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It is one of the most-used aphorisms in public health: “[P]olitics [is] nothing but medicine at a larger scale.” That was written by Rudolf Virchow, one of the founders of modern pathology, who also played a key role in the development of social medicine. Virchow became convinced that the underlying reasons for health gaps were social and economic inequities, leading to his participation in the Revolutions of 1848, among other progressive efforts of his time. In articulating a central role for politics in the health conversation, Virchow was, in many respects, decades ahead of his time and led directly to much of the modern discussion about the role that politics plays in shaping health.   

Politics, defined perhaps most easily as the art and science of governance that allows us to live together, unquestionably shapes health. And, in my assessment, we in public health have been—correctly—increasingly vocal about the role that politics plays in shaping health. Perhaps in direct reaction to the Trump administration, which was responsible for a set of policies that were, in the main, detrimental to health, we have had a growing chorus of voices arguing for the importance of thinking about politics when we think about health. There are now dozens of articles on what the new administration can do for health. And given the more visible role of public health in the public arena due to a world-stopping pandemic, it is possible that these voices will have more weight. But as we engage more in urging politics to consider health as part of its core mission, we could also benefit from clarity about what we are trying to achieve through politics. It is too easy to argue against, say, neoliberal ideas which we sense, reflexively, will cause us to underinvest in health—even if I would suggest that the evidence here is not clear at all—but it is harder to think about what we are trying to achieve through our political systems. Perhaps having some clarity on that may help focus our advocacy efforts, as well as the scholarship that can inform how we engage with politics to begin with. 

As I have mulled this over during the past fervid political months, observing the actions of the new administration—many of them promising—I have come to think that there are three areas that should guide what we want out of a politics that creates a better, healthier world.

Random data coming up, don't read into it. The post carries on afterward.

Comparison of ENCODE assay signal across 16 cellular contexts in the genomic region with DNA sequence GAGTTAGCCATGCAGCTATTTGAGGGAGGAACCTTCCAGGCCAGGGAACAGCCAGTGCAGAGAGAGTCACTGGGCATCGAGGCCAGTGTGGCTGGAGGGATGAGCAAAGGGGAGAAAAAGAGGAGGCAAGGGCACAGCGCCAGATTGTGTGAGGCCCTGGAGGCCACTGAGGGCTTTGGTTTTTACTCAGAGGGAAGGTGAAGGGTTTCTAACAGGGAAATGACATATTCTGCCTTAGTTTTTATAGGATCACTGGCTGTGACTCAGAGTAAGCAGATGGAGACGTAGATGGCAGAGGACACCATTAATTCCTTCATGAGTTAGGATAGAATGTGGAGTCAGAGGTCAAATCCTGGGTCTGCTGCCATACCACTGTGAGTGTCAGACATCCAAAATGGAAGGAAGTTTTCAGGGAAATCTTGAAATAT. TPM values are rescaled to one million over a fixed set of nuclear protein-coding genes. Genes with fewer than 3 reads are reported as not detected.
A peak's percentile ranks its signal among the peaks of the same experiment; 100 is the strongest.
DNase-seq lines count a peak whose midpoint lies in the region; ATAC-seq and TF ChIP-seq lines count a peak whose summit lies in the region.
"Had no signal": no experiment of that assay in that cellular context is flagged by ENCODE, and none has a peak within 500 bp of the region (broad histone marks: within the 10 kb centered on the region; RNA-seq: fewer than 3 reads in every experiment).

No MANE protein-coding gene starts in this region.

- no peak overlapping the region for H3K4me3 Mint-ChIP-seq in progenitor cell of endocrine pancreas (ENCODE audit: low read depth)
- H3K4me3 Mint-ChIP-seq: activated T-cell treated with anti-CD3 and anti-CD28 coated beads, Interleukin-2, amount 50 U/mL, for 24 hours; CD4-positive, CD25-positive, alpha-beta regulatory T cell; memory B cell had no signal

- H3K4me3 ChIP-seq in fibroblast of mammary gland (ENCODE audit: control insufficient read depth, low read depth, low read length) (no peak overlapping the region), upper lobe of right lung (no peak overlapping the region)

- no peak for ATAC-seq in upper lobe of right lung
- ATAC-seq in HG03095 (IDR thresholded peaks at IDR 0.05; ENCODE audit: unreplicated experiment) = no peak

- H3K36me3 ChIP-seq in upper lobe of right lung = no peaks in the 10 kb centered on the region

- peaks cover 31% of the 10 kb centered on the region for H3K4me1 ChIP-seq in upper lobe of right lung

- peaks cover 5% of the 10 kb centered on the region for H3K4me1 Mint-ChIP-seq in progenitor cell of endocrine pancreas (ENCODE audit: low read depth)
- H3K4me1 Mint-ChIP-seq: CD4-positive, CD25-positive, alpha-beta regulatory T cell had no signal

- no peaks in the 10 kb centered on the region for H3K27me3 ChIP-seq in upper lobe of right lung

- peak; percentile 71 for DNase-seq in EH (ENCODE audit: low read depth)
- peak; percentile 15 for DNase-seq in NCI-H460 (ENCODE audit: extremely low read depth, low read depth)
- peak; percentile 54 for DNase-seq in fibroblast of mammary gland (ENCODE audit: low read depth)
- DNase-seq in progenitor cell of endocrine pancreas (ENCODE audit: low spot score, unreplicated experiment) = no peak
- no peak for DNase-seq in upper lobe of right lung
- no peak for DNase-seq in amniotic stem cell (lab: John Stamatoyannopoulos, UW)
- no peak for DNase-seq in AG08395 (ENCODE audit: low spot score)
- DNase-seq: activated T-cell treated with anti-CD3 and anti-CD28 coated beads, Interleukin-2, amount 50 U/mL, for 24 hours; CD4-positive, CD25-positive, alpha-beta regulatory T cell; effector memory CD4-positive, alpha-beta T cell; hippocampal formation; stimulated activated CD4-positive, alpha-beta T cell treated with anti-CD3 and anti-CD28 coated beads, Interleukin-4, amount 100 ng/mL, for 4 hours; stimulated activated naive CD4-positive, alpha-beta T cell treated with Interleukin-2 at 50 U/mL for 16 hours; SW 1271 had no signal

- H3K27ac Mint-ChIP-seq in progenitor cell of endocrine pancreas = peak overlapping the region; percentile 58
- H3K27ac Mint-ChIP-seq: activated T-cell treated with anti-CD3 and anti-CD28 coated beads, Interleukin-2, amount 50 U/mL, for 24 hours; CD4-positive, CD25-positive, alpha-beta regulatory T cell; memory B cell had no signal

1. We want our politics to create the assets that can generate health for as many people as possible and to narrow health gaps. This may be the clearest aspiration we can have for politics and will be familiar to many. We know that health is generated by the conditions of where we work, live, and play. That leads naturally to the understanding that health is a function of the access we have to these conditions, and whether they are health-generating or health-harming. Of course, I use here the word ‘assets’ very broadly. Assets themselves help—this is to say, having the money to buy things that make us healthy. Even broader, health-generating assets include quality neighborhoodsgender equity, a clean environment, etc., facilitated through livable wages and wealth. The link between having assets and health is captured in a long list of writing on health, anchored by fundamental cause thinking that suggests simply that access to these assets is foundational to health. It is therefore this exact disinvestment in these assets that made the Trump administration so harmful to health. When we stop investing in the conditions that create a better world by broadening access to the assets that generate health, we also stop building health. This is also why the US has fallen behind on health compared to peer countries, with our life expectancy now being up to five years lower than that of the best performing countries, despite our spending more than anyone else on health. At a simple level, our politics has not been investing in the assets that create health, and our health has suffered as a result. An important corollary of this is that it is inequitable distribution of assets that directly leads to health inequities. The poorest 80 percent of Americans are falling further behind in health compared to the richest 20 percent. Black Americans continue to have life expectancy that is about four years lower than white Americans, and, in a time of COVID-19, have had twice the mortality rate from COVID than white Americans. These differences are driven largely by inequitable access to assets. Therefore, assets are instrumental to health, and both those assets and our access to them are determined in large part by our politics. We want, then, to have a political system that invests in the assets that generate health, and does so in a way that is equitable, as a means of narrowing health gaps.